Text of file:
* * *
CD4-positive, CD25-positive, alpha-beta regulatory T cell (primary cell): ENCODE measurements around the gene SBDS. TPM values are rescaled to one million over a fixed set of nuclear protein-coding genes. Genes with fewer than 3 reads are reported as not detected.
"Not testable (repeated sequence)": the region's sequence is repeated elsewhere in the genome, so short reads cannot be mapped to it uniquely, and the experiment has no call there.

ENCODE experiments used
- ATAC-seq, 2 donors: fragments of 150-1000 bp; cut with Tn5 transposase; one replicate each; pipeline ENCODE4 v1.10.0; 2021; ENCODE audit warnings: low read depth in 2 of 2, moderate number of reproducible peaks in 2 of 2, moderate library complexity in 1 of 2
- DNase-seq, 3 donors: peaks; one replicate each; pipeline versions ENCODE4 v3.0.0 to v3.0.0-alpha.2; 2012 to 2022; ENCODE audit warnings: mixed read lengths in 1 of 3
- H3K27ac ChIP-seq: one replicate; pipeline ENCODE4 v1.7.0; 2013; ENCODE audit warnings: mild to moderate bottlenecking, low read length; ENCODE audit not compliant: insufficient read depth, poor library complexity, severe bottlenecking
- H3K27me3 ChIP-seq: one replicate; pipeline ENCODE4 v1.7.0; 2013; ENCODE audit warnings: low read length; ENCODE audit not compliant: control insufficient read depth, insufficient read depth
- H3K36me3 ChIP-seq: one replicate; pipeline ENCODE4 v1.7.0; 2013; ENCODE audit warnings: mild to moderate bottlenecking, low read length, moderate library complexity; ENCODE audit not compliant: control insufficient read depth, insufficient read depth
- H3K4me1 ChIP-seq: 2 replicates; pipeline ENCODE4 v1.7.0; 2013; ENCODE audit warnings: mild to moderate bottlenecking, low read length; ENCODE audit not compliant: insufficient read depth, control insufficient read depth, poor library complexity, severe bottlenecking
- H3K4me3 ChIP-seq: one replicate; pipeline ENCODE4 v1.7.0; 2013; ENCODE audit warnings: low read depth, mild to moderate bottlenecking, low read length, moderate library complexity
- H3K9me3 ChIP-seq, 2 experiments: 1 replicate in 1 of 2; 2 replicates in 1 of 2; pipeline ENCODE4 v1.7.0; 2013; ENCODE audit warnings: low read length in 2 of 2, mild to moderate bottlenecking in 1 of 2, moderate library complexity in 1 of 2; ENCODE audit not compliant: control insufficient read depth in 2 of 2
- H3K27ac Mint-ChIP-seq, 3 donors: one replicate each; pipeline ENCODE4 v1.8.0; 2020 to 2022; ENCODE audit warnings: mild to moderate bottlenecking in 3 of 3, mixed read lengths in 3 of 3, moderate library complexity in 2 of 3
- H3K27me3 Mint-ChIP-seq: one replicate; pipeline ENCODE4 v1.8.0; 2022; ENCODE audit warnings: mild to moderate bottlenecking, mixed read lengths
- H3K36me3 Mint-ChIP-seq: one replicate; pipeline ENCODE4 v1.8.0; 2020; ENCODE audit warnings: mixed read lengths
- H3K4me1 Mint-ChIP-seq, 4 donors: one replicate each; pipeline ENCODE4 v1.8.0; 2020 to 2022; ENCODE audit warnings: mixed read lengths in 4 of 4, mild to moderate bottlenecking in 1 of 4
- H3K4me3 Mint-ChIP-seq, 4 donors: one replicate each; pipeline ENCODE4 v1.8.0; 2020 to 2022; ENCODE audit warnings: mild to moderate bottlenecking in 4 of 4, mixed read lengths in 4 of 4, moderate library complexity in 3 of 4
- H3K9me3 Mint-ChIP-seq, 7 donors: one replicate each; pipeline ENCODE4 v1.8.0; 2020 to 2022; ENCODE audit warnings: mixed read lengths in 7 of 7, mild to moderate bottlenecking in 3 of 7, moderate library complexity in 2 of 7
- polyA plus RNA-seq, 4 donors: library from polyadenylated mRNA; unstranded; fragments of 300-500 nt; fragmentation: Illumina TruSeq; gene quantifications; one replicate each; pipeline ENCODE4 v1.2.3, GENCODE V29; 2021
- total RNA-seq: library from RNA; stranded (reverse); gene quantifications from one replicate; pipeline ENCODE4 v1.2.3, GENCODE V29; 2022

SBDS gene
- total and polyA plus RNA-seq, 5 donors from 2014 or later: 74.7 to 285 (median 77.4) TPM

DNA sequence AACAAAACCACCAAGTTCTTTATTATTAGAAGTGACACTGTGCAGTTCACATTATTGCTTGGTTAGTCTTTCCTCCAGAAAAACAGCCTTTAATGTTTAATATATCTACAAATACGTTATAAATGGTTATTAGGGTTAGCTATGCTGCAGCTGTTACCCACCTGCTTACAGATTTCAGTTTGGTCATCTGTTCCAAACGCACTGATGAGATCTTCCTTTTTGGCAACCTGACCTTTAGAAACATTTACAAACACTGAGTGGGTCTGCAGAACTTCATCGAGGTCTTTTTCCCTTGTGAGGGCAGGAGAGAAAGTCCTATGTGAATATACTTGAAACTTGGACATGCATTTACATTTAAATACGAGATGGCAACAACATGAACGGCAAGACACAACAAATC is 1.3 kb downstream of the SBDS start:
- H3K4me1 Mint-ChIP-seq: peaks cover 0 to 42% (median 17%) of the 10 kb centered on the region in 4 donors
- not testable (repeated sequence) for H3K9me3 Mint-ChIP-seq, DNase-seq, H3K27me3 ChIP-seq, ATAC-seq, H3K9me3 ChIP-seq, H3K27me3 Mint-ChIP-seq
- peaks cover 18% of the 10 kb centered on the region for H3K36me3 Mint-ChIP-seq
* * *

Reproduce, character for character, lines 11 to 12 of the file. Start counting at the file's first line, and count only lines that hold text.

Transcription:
- H3K9me3 ChIP-seq, 2 experiments: 1 replicate in 1 of 2; 2 replicates in 1 of 2; pipeline ENCODE4 v1.7.0; 2013; ENCODE audit warnings: low read length in 2 of 2, mild to moderate bottlenecking in 1 of 2, moderate library complexity in 1 of 2; ENCODE audit not compliant: control insufficient read depth in 2 of 2
- H3K27ac Mint-ChIP-seq, 3 donors: one replicate each; pipeline ENCODE4 v1.8.0; 2020 to 2022; ENCODE audit warnings: mild to moderate bottlenecking in 3 of 3, mixed read lengths in 3 of 3, moderate library complexity in 2 of 3